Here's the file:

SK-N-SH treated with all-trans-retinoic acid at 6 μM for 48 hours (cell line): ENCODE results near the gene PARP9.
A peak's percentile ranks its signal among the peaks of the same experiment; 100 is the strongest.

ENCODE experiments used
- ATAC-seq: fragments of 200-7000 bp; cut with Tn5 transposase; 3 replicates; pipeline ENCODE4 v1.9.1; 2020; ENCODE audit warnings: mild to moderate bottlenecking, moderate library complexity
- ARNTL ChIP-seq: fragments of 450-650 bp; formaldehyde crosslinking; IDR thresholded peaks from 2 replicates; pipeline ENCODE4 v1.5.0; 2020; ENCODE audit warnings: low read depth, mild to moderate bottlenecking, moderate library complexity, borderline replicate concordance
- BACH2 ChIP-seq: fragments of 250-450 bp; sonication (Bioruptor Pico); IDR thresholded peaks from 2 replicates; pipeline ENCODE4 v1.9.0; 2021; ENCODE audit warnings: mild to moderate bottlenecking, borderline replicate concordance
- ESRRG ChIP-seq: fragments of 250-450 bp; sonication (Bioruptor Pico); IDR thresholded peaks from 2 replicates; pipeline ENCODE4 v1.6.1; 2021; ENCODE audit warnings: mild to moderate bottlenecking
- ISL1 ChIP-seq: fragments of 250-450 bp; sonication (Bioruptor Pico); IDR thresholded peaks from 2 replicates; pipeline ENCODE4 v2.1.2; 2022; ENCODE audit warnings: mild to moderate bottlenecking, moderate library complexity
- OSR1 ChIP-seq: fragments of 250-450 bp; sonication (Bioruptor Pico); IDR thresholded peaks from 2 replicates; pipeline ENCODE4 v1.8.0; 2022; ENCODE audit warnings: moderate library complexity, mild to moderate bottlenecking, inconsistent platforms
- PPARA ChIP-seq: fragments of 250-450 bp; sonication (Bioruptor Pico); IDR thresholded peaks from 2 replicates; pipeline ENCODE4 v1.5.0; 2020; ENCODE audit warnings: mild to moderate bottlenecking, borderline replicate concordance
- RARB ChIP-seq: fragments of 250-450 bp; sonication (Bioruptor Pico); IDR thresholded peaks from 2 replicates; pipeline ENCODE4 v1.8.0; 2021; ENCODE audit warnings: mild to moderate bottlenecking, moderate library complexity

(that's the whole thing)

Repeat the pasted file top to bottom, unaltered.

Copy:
SK-N-SH treated with all-trans-retinoic acid at 6 μM for 48 hours (cell line): ENCODE results near the gene PARP9.
A peak's percentile ranks its signal among the peaks of the same experiment; 100 is the strongest.

ENCODE experiments used
- ATAC-seq: fragments of 200-7000 bp; cut with Tn5 transposase; 3 replicates; pipeline ENCODE4 v1.9.1; 2020; ENCODE audit warnings: mild to moderate bottlenecking, moderate library complexity
- ARNTL ChIP-seq: fragments of 450-650 bp; formaldehyde crosslinking; IDR thresholded peaks from 2 replicates; pipeline ENCODE4 v1.5.0; 2020; ENCODE audit warnings: low read depth, mild to moderate bottlenecking, moderate library complexity, borderline replicate concordance
- BACH2 ChIP-seq: fragments of 250-450 bp; sonication (Bioruptor Pico); IDR thresholded peaks from 2 replicates; pipeline ENCODE4 v1.9.0; 2021; ENCODE audit warnings: mild to moderate bottlenecking, borderline replicate concordance
- ESRRG ChIP-seq: fragments of 250-450 bp; sonication (Bioruptor Pico); IDR thresholded peaks from 2 replicates; pipeline ENCODE4 v1.6.1; 2021; ENCODE audit warnings: mild to moderate bottlenecking
- ISL1 ChIP-seq: fragments of 250-450 bp; sonication (Bioruptor Pico); IDR thresholded peaks from 2 replicates; pipeline ENCODE4 v2.1.2; 2022; ENCODE audit warnings: mild to moderate bottlenecking, moderate library complexity
- OSR1 ChIP-seq: fragments of 250-450 bp; sonication (Bioruptor Pico); IDR thresholded peaks from 2 replicates; pipeline ENCODE4 v1.8.0; 2022; ENCODE audit warnings: moderate library complexity, mild to moderate bottlenecking, inconsistent platforms
- PPARA ChIP-seq: fragments of 250-450 bp; sonication (Bioruptor Pico); IDR thresholded peaks from 2 replicates; pipeline ENCODE4 v1.5.0; 2020; ENCODE audit warnings: mild to moderate bottlenecking, borderline replicate concordance
- RARB ChIP-seq: fragments of 250-450 bp; sonication (Bioruptor Pico); IDR thresholded peaks from 2 replicates; pipeline ENCODE4 v1.8.0; 2021; ENCODE audit warnings: mild to moderate bottlenecking, moderate library complexity